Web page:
Standardized test policies undergo scrutiny

Every child has unique characteristics and talents, so why are his or her intelligence, talents, and predicted value to society based on their ability to answer some multiple choice, fill in the blank, or essay question on one day?

Standardized tests on federal, state, and district levels are widely used testing as a means to evaluate students and teachers. The “No Child Left Behind” policy, created under the Bush administration, is designed to see if children have reached certain math and reading benchmarks. These tests are administered to most children in third- to eighth- grade across the United States and are used as evaluations of a teacher’s ability to relay specific knowledge to children.

Many students, parents, teachers, administrators, politicians, and countless others see this testing system as narrow and ineffective in improving the American education system. The National Center for Fair and Open Testing in Massachusetts aims to reform this type of evaluation in order to “lessen the high stakes” nature of this system. Lisa Guisband, an assessment reform analyst at NCFOT, believes that the “test and punishment system can be lethal,” Guisbond said.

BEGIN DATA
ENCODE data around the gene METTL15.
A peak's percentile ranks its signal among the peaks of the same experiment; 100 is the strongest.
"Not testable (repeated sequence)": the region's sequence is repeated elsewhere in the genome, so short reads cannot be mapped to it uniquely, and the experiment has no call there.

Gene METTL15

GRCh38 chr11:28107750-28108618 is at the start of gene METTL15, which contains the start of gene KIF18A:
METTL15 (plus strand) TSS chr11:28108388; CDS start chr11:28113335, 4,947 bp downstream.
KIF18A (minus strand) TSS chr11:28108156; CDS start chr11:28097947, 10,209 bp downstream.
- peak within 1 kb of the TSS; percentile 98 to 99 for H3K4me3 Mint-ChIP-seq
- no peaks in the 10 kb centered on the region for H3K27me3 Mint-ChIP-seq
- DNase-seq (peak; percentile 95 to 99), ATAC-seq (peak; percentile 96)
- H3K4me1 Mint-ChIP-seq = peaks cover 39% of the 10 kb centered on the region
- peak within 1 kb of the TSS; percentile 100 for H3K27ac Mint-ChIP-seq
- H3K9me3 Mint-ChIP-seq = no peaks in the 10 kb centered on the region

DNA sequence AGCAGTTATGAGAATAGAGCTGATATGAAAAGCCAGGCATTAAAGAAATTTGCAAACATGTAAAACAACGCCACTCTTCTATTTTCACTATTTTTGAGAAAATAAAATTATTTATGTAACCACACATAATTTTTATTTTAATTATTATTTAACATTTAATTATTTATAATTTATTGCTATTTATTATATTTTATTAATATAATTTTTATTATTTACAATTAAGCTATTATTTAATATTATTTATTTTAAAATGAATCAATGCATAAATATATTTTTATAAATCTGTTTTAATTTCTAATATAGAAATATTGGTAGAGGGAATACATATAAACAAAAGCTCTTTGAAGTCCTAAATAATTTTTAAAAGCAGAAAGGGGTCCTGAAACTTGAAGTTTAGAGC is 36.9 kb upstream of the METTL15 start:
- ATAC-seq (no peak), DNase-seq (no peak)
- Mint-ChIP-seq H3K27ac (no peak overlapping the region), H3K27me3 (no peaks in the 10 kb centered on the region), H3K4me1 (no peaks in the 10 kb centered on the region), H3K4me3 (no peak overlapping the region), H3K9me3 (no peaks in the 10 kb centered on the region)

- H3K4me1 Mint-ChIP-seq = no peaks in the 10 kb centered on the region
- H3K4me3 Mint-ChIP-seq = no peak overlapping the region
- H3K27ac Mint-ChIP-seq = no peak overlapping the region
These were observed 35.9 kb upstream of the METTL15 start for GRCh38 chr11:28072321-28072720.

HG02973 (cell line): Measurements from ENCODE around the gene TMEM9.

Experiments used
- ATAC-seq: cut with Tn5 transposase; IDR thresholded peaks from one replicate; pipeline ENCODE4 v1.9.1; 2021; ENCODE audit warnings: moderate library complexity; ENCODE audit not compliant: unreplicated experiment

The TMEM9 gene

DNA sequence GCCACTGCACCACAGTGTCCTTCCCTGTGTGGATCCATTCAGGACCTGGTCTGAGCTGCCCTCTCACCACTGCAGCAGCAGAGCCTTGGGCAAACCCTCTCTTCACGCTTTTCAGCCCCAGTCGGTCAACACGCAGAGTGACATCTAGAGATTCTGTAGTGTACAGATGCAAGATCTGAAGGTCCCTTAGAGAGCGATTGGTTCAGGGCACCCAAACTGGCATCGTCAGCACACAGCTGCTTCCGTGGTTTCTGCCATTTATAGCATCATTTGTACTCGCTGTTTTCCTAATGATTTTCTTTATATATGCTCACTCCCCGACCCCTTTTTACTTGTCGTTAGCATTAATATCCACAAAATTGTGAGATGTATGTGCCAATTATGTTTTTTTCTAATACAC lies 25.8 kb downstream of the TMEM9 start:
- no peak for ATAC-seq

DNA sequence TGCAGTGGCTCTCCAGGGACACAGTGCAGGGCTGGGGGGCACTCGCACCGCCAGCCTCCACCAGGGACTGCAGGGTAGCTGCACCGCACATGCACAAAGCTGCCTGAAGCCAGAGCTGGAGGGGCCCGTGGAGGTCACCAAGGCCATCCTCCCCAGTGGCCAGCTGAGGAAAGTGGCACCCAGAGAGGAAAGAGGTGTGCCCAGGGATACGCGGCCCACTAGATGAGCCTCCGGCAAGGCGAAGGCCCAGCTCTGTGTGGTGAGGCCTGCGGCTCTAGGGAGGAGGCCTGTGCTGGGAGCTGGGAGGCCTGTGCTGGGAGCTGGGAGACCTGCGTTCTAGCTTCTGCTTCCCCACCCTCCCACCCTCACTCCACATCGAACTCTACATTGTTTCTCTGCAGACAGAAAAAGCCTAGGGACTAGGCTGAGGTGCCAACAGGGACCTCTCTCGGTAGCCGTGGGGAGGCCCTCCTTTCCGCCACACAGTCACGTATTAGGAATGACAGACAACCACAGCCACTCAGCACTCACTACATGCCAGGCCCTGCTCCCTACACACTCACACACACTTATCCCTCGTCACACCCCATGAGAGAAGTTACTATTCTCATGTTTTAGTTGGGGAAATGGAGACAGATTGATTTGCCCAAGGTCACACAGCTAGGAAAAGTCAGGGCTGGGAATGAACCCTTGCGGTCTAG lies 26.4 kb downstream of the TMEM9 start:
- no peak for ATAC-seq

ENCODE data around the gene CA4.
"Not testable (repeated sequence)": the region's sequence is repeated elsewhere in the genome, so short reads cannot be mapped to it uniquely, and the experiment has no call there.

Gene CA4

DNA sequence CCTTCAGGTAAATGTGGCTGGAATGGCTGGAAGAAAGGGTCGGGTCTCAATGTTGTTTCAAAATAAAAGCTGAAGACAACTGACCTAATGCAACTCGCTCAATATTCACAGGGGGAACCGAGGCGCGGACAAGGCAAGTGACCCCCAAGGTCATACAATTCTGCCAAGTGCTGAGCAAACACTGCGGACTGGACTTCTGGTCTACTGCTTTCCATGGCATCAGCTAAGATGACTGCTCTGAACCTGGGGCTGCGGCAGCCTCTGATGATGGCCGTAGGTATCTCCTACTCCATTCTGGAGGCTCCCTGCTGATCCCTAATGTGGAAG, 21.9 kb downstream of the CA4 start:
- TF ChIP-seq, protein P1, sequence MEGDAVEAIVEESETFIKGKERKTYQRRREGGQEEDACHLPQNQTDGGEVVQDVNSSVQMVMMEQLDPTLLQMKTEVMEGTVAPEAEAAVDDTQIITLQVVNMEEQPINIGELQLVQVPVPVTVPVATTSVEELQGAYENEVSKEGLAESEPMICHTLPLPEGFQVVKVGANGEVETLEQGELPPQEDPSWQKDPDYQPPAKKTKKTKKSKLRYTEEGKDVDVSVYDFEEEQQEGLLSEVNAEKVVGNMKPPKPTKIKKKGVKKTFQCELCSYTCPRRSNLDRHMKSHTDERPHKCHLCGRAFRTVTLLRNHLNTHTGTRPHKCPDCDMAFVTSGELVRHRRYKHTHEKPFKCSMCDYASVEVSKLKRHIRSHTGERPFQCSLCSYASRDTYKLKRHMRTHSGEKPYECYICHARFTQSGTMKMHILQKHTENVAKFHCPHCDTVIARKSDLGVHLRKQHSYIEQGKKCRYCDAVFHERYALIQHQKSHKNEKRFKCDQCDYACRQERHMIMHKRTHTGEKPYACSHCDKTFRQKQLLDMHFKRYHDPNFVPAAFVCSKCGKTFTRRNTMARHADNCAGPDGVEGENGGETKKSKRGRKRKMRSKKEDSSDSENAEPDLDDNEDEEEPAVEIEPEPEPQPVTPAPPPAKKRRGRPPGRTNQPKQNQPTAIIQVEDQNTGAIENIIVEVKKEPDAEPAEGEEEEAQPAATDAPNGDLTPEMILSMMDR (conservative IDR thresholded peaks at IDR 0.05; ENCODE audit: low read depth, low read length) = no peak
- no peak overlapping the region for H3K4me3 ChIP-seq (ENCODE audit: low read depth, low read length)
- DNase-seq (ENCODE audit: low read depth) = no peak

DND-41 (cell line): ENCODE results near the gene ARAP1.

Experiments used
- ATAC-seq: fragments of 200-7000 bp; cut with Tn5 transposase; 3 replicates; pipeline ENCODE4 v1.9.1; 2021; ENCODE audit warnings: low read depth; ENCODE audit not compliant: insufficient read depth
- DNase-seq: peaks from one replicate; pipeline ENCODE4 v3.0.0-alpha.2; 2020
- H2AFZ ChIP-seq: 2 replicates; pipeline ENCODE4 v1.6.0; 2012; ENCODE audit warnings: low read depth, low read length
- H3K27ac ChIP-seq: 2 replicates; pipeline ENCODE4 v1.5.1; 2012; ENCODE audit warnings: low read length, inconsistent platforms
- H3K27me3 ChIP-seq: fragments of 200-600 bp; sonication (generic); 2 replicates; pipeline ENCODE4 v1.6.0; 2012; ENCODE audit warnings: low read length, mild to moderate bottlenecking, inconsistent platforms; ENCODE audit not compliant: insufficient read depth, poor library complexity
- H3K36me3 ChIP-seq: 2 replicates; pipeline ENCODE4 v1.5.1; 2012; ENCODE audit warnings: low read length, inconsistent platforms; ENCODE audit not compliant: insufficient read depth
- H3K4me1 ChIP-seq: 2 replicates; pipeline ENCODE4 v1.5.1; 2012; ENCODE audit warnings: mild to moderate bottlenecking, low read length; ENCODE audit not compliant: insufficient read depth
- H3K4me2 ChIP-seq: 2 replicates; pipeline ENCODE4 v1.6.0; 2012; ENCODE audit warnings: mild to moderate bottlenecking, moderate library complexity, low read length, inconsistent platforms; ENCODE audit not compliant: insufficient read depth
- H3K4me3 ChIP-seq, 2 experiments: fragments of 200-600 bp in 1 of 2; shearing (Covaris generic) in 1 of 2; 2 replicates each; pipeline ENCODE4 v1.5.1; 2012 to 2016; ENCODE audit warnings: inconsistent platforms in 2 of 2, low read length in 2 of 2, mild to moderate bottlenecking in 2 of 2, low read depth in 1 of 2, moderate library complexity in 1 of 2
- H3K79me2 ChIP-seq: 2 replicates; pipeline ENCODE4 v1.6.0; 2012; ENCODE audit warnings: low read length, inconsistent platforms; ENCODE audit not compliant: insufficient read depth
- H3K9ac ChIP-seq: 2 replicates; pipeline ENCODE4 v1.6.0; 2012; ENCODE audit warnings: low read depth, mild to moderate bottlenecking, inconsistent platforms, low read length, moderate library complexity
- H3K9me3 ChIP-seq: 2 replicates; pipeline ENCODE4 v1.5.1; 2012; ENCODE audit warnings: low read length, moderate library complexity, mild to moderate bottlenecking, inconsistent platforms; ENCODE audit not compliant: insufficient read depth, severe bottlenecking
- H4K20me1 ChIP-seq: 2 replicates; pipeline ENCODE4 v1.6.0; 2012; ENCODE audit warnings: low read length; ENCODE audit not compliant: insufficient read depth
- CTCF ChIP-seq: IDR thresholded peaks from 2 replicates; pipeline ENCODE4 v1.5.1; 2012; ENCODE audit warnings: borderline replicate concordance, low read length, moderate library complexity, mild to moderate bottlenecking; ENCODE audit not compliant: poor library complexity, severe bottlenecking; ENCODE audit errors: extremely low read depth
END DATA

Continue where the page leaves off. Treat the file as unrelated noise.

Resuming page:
How children perform on these tests is influenced by a variety of facets, including racial identity and socioeconomic status. In addition to these predisposed conditions, children’s test performance can be influenced by how they are feeling on the test day.

The test also assumes that all children are able to complete the test, and that their score is a reflection on his or her intelligence. The organization NCFOT, according to Guisbond, also believes that test scores should not have such high stakes because they only evaluate children in a narrow, specific way, and do not encapsulate the entirety of the child’s potential.

“It is well known that these fill in the bubble multiple choice tests tend to reward memorization and rote learning, not higher level thinking skills like critical reading and creativity,” Guisbond said.

The organization has succeeded in making standardized testing optional for applications to many colleges across the country. The organization is continuing to work towards reforming the use of standardized tests in hopes of bettering education for all children and reducing evaluations of student and teachers based off of how they perform on such a narrow evaluation.

Katrina Hilton won an Excellent Award at the JEA/NSPA National Convention in Boston for this piece.